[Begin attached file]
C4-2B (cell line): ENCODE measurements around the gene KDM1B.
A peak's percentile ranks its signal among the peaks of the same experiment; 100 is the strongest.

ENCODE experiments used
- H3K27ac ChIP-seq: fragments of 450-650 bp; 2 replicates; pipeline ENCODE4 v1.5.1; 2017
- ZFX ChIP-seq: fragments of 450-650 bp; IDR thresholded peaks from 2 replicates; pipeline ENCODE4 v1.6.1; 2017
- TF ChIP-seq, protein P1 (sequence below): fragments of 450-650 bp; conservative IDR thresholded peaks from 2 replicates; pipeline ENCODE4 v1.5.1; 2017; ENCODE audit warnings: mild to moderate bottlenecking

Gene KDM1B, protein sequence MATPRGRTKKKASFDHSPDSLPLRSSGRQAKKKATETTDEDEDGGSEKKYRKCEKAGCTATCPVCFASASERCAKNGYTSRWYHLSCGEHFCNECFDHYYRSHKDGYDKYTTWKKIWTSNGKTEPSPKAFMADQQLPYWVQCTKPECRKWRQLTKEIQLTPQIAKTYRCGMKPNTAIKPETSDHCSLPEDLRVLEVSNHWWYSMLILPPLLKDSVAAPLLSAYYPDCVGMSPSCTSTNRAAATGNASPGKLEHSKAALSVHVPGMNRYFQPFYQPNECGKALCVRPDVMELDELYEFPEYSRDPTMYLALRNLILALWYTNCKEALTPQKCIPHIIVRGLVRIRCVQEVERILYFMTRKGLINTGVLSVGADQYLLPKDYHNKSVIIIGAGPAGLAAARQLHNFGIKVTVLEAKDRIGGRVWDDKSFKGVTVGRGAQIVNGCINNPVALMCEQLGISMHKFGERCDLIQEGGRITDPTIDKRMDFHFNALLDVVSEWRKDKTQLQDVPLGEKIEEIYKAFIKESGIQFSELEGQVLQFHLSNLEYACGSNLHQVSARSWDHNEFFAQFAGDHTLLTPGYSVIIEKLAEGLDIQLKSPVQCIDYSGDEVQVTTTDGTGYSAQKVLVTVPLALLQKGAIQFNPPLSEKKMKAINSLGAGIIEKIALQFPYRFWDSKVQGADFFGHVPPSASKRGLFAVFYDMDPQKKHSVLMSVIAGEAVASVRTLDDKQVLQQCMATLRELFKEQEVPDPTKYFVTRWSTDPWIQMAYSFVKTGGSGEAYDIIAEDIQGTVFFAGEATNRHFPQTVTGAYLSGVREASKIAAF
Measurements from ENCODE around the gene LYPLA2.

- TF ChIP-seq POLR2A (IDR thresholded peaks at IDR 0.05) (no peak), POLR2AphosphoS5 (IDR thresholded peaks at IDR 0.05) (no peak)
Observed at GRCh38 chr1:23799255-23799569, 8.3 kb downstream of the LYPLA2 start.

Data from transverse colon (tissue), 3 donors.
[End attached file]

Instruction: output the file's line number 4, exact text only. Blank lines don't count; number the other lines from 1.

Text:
- H3K27ac ChIP-seq: fragments of 450-650 bp; 2 replicates; pipeline ENCODE4 v1.5.1; 2017